DOJ to pursue case vs Globe Asiatique’s Delfin Lee, 4 others
MANILA, Philippines — The Department of Justice (DOJ) is bent on pursuing the syndicated estafa case against realty firm Globe Asiatique (GA) owner Delfin Lee and four others, which the Court of Appeals (CA) has dismissed, Justice Secretary Leila de Lima said on Tuesday.
The dropping of GA documentation department head Christina Sagun from the syndicated estafa case was “not yet final and executory,’’ De Lima said.
She said the DOJ would “fight to sustain the syndicated estafa case in its entirety, including (charging) Sagun.’’
“We will not settle for anything less than [a] syndicated estafa [charge],’’ she added.
Speaking to reporters, De Lima said the Office of the Solicitor General (OSG) had yet to receive a copy of the Feb. 11 decision of the appellate court’s Tenth Division dismissing the syndicated estafa case against Lee, Sagun, Lee’s son Dexter, GA executive Cristina Salangan and Pag-Ibig lawyer Alex Alvarez.
They were accused of using fake documents and ghost borrowers to obtain more than P7 billion in loans from the government Pag-IBIG Fund for GA housing projects in Pampanga. GA buyers found there were multiple owners of their units in some cases, while in others, loans were taken out in the name of persons who had no idea their names were used.
De Lima said that upon receiving a copy of the CA decision, the DOJ, through the OSG, would file the “appropriate’’ petition in the Supreme Court.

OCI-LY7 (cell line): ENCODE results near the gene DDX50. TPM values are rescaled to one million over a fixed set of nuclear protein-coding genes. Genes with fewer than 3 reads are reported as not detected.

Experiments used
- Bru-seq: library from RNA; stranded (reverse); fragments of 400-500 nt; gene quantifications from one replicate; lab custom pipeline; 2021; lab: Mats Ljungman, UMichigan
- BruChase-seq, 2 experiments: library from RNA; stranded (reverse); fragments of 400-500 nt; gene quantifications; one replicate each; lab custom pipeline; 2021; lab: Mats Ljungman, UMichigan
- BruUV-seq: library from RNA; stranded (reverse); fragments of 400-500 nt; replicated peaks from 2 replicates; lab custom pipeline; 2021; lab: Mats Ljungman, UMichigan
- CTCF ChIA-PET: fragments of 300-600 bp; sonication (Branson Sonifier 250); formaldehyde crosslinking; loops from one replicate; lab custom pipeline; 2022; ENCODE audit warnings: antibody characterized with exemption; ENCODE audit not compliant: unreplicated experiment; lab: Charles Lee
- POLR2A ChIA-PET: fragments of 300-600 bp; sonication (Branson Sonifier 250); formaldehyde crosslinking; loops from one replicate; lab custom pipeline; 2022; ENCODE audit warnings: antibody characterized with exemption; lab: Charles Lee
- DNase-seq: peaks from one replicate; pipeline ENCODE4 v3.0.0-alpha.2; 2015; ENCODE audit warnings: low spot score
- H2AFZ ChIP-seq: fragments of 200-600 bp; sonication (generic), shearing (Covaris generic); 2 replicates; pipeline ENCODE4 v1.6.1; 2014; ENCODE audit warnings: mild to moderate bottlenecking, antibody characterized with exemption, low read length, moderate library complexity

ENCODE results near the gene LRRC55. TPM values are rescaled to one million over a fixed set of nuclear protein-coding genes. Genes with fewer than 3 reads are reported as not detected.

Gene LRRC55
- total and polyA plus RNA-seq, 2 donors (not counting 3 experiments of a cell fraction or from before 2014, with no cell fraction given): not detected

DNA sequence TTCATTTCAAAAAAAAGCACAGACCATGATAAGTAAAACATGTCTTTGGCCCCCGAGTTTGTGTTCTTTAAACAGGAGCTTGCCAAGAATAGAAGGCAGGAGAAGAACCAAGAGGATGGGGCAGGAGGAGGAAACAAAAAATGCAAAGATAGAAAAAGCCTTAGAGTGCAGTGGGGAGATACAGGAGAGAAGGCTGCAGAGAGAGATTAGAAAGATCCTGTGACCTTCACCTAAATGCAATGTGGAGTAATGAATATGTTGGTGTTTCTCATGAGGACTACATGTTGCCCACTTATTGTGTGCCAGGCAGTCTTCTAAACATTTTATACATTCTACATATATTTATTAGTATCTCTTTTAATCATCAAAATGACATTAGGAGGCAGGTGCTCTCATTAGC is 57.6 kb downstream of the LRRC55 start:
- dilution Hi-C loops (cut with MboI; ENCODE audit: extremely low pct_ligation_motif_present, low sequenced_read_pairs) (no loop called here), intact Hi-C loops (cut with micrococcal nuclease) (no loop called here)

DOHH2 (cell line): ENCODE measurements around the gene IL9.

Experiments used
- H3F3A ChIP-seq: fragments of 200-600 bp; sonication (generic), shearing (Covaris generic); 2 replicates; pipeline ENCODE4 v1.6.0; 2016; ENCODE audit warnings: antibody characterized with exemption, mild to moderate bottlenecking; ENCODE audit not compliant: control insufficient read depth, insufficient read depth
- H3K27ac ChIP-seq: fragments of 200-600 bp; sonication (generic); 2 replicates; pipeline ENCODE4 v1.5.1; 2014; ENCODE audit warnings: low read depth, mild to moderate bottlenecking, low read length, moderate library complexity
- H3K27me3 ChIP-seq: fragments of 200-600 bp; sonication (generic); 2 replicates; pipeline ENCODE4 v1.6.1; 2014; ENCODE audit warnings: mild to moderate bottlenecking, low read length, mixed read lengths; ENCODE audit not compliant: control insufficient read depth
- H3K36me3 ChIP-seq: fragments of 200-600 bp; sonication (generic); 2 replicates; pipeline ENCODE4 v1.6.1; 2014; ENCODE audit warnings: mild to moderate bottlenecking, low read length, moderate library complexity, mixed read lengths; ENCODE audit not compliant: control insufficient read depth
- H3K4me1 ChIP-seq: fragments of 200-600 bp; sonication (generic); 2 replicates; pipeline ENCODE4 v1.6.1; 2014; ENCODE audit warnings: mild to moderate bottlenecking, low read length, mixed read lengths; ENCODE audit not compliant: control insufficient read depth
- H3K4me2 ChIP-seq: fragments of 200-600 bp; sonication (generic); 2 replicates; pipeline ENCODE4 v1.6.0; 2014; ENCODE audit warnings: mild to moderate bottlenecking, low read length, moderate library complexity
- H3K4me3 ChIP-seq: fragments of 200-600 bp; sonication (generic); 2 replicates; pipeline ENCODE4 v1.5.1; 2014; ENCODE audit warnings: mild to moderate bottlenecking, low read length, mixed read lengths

”…(A)nd as for as long as the DOJ through the OSG files the appropriate petition in the high court, the Court of Appeal’s decision is not yet final and executory,’’ De Lima said.
She said she could not understand why Sagun was dropped from the syndicated estafa case. The Court of Appeals said it had found her functions in the real estate company to be simply ministerial.
De Lima said she had read the state prosecutors’ resolution recommending the filing of a syndicated estafa case against Lee and the others and “there was enough basis to include Sagun’’ in the charge.
But with the dropping of Sagun from the case, the syndicated estafa case was also dismissed against Lee and the three others since the law provides that a syndicated estafa complaint could only be filed against a group of at least five accused.
De Lima said she had asked the state prosecutors to study the “consequences’’ of the Supreme Court’s affirming the appellate court’s decision and the remedies available to the DOJ.
“Because we want the charge of syndicated estafa to stick, to remain because it’s a non-bailable offense,’’ she said. With the dismissal of the syndicated estafa case, Lee and the others may be charged only with simple estafa or fraud for which the bail may be posted.
De Lima, meanwhile, said the search for Lee and the rest of the “Big Five’’ wanted fugitives had gone cold.
Aside from Lee, fugitives that continue to evade capture are retired Maj. Gen. Jovito Palparan, former Palawan Gov. Joel Reyes and his brother, ex-Coron Mayor Mario Reyes, and former Dinagat Island Rep. Ruben Ecleo Jr.
De Lima said teams from the Philippine National Police and National Bureau of Investigation continued to hunt for them but there has been no recent significant developments in their search.
“Ang gagaling nila magtago (They’re very good at hiding),’’ she said.